Critical race theory debate intensifies as 2022 midterms loom

Virginia’s recently-concluded gubernatorial race was a flashpoint for the subject


Glenn Youngkin

Republican Glenn Youngkin (right) will be inaugurated as Virginia’s new governor on Jan. 15, 2022.

Critical race theory is a topic that has circulated in political debates recently, and the conversations surrounding it have been volatile. 

There is much confusion on what CRT is, and there are public figures spreading misinformation about it. By definition, critical race theory is an organized framework of legal analysis based on the premise that race is not a natural, biologically grounded feature of physically distinct subgroups of human beings but a socially constructed category that is used to oppress and exploit people of color.”

To summarize, CRT is the idea that race is a social construct, and that racism does not solely due to  individual prejudices. It is perpetuated by government policies and certain legal systems.

Opposition to CRT has grown, and it is beginning to embed itself as a conservative talking point. 

The stigma surrounding critical race theory is the idea that it is part of a culture war, much like sharia law” or cancel culture.” Only this time, the objection is centered on it being taught to children.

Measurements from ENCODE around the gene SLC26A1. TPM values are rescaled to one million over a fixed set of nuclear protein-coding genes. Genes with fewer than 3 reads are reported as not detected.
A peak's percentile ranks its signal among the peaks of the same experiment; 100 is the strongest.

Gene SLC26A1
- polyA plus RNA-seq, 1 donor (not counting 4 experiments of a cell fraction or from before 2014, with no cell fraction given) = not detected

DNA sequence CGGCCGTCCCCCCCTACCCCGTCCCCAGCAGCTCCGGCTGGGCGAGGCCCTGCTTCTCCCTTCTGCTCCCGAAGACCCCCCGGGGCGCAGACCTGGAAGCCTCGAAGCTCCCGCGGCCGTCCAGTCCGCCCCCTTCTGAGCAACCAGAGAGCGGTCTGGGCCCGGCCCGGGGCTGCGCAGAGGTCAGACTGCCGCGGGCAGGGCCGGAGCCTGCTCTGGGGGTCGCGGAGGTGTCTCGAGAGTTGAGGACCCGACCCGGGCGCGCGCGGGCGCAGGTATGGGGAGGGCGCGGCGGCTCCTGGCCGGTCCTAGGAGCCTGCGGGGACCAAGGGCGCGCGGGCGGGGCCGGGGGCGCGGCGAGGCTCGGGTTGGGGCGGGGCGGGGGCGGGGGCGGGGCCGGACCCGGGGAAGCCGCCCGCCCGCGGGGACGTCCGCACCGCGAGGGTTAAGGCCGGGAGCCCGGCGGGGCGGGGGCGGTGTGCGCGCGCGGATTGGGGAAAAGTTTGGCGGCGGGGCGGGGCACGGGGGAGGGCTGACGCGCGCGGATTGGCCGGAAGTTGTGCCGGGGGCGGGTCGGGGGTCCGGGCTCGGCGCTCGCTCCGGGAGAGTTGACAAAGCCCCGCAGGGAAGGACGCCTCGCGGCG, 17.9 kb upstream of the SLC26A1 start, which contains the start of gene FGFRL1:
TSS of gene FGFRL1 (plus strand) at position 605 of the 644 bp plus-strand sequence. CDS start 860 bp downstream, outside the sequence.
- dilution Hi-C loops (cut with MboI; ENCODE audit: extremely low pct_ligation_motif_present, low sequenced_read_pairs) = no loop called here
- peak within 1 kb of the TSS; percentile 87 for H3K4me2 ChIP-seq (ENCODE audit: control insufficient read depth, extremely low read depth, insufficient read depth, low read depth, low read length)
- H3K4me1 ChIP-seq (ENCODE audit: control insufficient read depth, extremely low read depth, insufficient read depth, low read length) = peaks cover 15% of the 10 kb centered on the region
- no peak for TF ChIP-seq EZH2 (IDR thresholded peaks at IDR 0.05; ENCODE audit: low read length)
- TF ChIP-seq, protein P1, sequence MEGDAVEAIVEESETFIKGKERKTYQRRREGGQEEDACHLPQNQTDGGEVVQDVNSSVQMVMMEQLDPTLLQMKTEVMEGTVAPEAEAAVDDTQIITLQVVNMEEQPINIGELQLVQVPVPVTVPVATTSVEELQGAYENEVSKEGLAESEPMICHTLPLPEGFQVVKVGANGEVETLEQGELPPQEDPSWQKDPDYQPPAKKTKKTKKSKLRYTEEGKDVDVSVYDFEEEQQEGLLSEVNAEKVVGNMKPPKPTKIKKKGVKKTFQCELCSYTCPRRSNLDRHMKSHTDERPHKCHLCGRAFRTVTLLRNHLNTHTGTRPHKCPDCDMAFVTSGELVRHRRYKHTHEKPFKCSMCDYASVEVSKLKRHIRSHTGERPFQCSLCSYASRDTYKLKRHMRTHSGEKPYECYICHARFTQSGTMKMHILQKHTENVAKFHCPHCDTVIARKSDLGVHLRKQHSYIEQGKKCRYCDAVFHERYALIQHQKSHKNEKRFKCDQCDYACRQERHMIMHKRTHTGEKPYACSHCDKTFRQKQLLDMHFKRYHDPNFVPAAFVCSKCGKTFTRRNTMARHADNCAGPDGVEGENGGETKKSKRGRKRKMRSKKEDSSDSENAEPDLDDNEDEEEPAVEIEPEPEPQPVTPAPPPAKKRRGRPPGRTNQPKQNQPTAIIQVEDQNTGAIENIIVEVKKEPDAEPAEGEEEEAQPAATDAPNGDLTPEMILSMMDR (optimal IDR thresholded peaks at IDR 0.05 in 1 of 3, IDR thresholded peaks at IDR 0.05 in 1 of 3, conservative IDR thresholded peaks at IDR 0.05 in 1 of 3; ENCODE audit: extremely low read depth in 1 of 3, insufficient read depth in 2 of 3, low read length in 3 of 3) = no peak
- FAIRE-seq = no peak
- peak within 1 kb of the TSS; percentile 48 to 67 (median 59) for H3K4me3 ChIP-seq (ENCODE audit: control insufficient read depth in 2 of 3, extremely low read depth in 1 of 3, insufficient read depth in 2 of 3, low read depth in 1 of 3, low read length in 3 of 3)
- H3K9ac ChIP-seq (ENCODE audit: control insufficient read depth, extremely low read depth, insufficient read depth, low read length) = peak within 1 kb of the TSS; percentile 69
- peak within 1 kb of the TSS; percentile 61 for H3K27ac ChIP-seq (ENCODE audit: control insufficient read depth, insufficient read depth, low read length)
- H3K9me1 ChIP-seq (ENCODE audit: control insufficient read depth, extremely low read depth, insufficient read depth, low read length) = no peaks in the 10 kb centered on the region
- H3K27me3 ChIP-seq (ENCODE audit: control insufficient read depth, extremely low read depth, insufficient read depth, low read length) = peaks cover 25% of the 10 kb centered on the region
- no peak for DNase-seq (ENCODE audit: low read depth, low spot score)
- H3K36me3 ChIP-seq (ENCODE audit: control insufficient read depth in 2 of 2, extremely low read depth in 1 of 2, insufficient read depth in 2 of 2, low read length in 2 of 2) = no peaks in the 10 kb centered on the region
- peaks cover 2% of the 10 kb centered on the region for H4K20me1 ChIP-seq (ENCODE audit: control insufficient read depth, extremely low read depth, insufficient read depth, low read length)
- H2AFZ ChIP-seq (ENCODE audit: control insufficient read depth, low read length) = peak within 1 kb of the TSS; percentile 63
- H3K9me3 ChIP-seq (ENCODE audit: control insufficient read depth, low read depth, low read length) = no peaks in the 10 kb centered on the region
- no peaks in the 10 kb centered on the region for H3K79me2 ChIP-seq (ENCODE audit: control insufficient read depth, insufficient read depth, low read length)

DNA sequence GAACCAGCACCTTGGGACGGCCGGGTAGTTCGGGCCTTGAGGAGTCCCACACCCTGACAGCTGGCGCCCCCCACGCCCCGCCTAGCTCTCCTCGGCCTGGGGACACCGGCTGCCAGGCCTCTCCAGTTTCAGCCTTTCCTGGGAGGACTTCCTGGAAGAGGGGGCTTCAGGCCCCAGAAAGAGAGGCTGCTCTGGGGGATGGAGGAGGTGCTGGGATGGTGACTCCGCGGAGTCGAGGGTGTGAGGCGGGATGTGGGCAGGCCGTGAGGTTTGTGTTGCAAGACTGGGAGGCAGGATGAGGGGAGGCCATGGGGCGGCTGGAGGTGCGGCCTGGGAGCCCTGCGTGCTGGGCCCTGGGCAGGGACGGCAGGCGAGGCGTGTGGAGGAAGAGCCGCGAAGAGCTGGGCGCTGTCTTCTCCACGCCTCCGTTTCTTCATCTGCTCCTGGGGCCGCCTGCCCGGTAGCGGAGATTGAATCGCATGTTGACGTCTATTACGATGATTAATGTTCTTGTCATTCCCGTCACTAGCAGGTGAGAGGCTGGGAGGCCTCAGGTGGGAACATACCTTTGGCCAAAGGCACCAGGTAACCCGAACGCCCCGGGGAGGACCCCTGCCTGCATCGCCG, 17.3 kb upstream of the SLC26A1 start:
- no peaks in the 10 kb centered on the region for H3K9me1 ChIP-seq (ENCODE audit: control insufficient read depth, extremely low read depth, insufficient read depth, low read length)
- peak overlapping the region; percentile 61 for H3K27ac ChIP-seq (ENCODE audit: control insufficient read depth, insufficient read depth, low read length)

CRT’s opponents believe it is dangerous for the theory to be taught in schools, and that ideas like it are “indoctrinating” children, making them feel guilty for actions they did not commit.

But even though there is little to no evidence CRT is being taught in K-12 classrooms at any substantial rate, conservatives across the United States continue to present CRT as a dangerous, extremist, and omnipresent view.

Seattle-based activist Christopher Rufo initiated the idea that “critical race theory is the perfect villain.” Since Rufos appearance on Tucker Carlsons top-rated Fox News program, the network has mentioned critical race theory” nearly 1,900 times in a three-and-a-half month span.

This strategy feeds into manufacturing anger within the network’s right-wing viewership, and creating a narrative that politicians aligned with this viewership stand ready to exploit.

Glenn Youngkin, Virginia’s newly-elected Republican governor, used critical race theory as one of his primary arguments against his opponent, Democrat Terry McAuliffe. Youngkin’s supporters and detractors attribute this campaign strategy as playing a major role in his victory and turning out voters. While there is not enough concrete evidence to support this claim, what Youngkin’s victory has done is ensure CRT gains a firm footing in national political discourse.

As elections continue to roll around, and more battlegrounds emerge prior to the 2022 midterm elections, it is unclear if CRT will retain this momentum among Republican candidates. But for now, it is safe to say it will not leave conservative think tanks any time soon.